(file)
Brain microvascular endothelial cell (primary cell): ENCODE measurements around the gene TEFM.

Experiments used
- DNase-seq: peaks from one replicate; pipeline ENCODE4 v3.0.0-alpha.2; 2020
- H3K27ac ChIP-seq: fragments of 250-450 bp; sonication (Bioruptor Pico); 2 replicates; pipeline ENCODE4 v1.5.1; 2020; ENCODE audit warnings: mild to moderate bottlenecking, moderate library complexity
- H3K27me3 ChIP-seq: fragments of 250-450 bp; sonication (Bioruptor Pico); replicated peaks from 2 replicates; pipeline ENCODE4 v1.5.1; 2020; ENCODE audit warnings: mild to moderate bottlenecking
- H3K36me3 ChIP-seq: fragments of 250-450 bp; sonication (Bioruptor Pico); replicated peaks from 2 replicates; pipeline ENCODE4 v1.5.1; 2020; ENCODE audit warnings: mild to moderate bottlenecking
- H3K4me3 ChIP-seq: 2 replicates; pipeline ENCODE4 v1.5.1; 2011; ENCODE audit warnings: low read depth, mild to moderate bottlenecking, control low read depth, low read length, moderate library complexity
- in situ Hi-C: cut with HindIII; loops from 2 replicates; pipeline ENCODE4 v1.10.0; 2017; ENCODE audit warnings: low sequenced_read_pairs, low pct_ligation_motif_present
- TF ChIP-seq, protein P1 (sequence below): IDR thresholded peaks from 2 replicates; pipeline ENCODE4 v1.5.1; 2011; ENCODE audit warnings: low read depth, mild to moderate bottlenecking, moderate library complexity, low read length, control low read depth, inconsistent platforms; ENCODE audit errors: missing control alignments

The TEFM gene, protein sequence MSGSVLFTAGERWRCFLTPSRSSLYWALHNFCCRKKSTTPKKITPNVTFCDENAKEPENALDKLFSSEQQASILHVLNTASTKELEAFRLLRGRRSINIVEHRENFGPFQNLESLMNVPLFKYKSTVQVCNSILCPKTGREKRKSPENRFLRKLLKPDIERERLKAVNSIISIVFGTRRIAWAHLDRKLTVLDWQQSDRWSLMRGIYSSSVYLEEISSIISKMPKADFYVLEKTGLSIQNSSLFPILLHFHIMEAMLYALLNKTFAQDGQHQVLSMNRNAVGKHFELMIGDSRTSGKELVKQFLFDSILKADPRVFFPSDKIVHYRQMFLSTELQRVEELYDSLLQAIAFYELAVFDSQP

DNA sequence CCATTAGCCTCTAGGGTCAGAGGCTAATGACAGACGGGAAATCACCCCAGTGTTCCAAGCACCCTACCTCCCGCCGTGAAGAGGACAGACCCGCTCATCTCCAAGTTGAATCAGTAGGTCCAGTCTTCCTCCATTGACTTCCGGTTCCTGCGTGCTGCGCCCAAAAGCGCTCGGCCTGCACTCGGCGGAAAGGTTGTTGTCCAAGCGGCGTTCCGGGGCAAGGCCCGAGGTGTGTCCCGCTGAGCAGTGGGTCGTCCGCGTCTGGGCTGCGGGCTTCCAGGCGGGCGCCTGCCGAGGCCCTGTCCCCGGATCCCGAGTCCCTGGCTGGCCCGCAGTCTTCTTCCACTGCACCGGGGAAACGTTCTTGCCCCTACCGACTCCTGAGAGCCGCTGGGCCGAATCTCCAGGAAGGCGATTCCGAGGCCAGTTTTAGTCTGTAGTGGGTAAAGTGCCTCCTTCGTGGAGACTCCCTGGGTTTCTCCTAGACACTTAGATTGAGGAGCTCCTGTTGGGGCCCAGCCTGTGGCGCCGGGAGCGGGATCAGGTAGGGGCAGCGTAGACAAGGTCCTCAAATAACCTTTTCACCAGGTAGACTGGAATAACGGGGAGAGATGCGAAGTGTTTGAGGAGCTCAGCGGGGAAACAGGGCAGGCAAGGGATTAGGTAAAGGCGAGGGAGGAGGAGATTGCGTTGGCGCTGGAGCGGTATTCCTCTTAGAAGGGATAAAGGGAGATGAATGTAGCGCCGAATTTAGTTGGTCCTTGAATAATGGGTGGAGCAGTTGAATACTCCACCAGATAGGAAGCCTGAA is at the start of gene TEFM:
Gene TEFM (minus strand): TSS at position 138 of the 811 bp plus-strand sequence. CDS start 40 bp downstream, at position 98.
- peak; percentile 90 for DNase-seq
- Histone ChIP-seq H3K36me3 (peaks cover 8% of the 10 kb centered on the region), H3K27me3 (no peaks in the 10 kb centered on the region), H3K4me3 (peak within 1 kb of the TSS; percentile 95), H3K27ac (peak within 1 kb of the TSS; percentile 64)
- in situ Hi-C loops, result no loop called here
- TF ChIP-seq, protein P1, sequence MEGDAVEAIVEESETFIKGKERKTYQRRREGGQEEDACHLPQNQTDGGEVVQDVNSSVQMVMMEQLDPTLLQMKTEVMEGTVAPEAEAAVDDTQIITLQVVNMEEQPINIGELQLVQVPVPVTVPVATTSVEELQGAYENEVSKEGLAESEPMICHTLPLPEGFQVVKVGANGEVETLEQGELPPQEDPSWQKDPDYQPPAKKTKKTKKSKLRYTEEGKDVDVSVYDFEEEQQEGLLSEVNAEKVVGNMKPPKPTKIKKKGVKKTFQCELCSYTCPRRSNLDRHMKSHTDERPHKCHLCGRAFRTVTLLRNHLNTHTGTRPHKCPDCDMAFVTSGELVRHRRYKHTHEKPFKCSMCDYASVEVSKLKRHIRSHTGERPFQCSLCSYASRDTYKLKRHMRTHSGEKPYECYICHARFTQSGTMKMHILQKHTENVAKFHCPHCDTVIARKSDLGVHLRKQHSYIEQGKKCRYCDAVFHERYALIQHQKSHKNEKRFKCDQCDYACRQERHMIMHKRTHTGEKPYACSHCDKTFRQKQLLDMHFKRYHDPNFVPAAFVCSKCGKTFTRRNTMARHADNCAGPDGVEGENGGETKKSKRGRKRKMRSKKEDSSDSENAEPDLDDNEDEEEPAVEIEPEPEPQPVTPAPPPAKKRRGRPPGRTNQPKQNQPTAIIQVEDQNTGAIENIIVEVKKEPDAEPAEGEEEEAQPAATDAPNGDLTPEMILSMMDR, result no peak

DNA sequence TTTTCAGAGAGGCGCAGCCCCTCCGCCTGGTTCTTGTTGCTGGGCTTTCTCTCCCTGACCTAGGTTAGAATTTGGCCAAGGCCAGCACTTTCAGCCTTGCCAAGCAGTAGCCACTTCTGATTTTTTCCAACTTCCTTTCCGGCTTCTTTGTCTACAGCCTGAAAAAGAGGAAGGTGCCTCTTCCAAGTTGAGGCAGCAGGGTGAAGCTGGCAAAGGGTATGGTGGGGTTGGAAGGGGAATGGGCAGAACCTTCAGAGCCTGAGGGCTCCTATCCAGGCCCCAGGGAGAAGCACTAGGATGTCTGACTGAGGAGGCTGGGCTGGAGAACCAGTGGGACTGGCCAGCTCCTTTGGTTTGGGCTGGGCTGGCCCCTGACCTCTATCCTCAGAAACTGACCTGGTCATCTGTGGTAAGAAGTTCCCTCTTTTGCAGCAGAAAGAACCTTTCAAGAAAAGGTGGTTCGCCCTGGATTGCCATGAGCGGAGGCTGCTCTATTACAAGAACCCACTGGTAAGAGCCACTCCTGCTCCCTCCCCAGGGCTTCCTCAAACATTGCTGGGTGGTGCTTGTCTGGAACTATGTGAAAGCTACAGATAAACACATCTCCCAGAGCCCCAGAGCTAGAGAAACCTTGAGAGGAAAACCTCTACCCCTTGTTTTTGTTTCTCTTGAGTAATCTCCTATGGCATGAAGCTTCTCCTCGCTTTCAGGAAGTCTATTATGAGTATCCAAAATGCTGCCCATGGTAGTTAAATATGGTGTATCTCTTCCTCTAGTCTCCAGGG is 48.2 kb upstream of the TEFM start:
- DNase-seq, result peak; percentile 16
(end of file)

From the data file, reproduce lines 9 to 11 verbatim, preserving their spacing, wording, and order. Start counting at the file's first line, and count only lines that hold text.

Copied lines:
- TF ChIP-seq, protein P1 (sequence below): IDR thresholded peaks from 2 replicates; pipeline ENCODE4 v1.5.1; 2011; ENCODE audit warnings: low read depth, mild to moderate bottlenecking, moderate library complexity, low read length, control low read depth, inconsistent platforms; ENCODE audit errors: missing control alignments

The TEFM gene, protein sequence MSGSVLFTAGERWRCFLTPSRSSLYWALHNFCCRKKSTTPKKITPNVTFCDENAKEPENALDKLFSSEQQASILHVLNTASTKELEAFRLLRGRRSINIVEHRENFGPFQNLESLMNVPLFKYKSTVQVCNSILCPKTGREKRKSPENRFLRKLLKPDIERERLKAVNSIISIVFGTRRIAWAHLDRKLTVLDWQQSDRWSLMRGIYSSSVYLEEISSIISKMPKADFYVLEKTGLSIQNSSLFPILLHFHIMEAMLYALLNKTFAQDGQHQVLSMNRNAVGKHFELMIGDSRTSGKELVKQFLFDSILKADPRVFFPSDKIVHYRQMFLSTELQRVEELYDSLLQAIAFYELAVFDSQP

DNA sequence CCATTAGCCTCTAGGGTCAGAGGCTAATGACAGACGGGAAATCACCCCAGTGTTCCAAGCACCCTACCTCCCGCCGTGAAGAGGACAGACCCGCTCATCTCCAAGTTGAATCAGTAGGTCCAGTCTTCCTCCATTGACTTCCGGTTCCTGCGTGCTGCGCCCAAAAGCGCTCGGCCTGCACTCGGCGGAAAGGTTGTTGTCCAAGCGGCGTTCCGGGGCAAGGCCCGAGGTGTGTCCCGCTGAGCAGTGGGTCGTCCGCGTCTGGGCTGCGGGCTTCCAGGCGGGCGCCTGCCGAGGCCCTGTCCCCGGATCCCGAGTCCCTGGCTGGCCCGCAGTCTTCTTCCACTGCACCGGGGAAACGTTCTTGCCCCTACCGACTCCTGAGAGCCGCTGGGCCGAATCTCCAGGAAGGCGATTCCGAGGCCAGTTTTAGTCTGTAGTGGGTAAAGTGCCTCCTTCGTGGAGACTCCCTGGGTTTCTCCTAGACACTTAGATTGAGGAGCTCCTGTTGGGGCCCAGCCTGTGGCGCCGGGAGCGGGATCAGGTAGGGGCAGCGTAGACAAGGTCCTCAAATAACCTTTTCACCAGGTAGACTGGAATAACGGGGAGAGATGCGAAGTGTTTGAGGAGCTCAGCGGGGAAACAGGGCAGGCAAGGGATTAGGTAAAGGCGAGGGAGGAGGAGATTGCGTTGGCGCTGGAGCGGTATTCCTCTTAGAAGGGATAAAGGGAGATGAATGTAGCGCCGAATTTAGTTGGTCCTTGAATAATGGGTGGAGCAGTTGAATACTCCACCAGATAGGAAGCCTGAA is at the start of gene TEFM: